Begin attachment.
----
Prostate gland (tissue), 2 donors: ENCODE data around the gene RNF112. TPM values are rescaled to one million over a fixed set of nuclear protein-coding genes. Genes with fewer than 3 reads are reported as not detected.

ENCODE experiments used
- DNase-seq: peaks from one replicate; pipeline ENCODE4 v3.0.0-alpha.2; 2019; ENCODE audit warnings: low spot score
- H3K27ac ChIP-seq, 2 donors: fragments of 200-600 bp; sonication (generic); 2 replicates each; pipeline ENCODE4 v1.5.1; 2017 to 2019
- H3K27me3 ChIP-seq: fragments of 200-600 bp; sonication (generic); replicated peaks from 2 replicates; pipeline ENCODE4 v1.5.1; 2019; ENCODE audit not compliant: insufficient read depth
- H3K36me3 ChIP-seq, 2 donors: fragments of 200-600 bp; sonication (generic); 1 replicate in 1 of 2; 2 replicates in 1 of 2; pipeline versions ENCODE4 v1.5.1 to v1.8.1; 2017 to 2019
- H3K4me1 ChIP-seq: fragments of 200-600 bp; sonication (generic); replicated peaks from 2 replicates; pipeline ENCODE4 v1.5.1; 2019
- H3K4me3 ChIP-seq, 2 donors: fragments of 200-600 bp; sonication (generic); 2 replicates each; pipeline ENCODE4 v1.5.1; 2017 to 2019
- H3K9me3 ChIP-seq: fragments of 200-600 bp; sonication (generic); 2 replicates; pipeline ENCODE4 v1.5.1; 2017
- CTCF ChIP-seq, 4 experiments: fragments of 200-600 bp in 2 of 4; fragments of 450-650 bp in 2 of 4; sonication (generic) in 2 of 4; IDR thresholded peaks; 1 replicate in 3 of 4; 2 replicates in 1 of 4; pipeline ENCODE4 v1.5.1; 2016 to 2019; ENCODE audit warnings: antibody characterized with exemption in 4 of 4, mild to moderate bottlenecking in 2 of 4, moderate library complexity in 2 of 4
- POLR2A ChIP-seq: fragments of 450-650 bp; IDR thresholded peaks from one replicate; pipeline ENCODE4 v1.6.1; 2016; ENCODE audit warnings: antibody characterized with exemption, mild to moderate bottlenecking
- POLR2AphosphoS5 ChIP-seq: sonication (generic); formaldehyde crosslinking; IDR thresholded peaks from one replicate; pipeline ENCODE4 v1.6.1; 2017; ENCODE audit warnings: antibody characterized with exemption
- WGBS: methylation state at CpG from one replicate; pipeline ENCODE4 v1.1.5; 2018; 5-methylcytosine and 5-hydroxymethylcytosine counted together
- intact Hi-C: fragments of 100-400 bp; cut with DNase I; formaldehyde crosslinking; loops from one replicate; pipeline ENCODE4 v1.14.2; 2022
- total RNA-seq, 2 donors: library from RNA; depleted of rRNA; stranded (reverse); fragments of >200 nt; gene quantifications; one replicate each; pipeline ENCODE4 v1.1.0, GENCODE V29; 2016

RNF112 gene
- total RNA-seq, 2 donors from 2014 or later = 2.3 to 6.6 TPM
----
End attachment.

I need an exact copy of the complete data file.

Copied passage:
Prostate gland (tissue), 2 donors: ENCODE data around the gene RNF112. TPM values are rescaled to one million over a fixed set of nuclear protein-coding genes. Genes with fewer than 3 reads are reported as not detected.

ENCODE experiments used
- DNase-seq: peaks from one replicate; pipeline ENCODE4 v3.0.0-alpha.2; 2019; ENCODE audit warnings: low spot score
- H3K27ac ChIP-seq, 2 donors: fragments of 200-600 bp; sonication (generic); 2 replicates each; pipeline ENCODE4 v1.5.1; 2017 to 2019
- H3K27me3 ChIP-seq: fragments of 200-600 bp; sonication (generic); replicated peaks from 2 replicates; pipeline ENCODE4 v1.5.1; 2019; ENCODE audit not compliant: insufficient read depth
- H3K36me3 ChIP-seq, 2 donors: fragments of 200-600 bp; sonication (generic); 1 replicate in 1 of 2; 2 replicates in 1 of 2; pipeline versions ENCODE4 v1.5.1 to v1.8.1; 2017 to 2019
- H3K4me1 ChIP-seq: fragments of 200-600 bp; sonication (generic); replicated peaks from 2 replicates; pipeline ENCODE4 v1.5.1; 2019
- H3K4me3 ChIP-seq, 2 donors: fragments of 200-600 bp; sonication (generic); 2 replicates each; pipeline ENCODE4 v1.5.1; 2017 to 2019
- H3K9me3 ChIP-seq: fragments of 200-600 bp; sonication (generic); 2 replicates; pipeline ENCODE4 v1.5.1; 2017
- CTCF ChIP-seq, 4 experiments: fragments of 200-600 bp in 2 of 4; fragments of 450-650 bp in 2 of 4; sonication (generic) in 2 of 4; IDR thresholded peaks; 1 replicate in 3 of 4; 2 replicates in 1 of 4; pipeline ENCODE4 v1.5.1; 2016 to 2019; ENCODE audit warnings: antibody characterized with exemption in 4 of 4, mild to moderate bottlenecking in 2 of 4, moderate library complexity in 2 of 4
- POLR2A ChIP-seq: fragments of 450-650 bp; IDR thresholded peaks from one replicate; pipeline ENCODE4 v1.6.1; 2016; ENCODE audit warnings: antibody characterized with exemption, mild to moderate bottlenecking
- POLR2AphosphoS5 ChIP-seq: sonication (generic); formaldehyde crosslinking; IDR thresholded peaks from one replicate; pipeline ENCODE4 v1.6.1; 2017; ENCODE audit warnings: antibody characterized with exemption
- WGBS: methylation state at CpG from one replicate; pipeline ENCODE4 v1.1.5; 2018; 5-methylcytosine and 5-hydroxymethylcytosine counted together
- intact Hi-C: fragments of 100-400 bp; cut with DNase I; formaldehyde crosslinking; loops from one replicate; pipeline ENCODE4 v1.14.2; 2022
- total RNA-seq, 2 donors: library from RNA; depleted of rRNA; stranded (reverse); fragments of >200 nt; gene quantifications; one replicate each; pipeline ENCODE4 v1.1.0, GENCODE V29; 2016

RNF112 gene
- total RNA-seq, 2 donors from 2014 or later = 2.3 to 6.6 TPM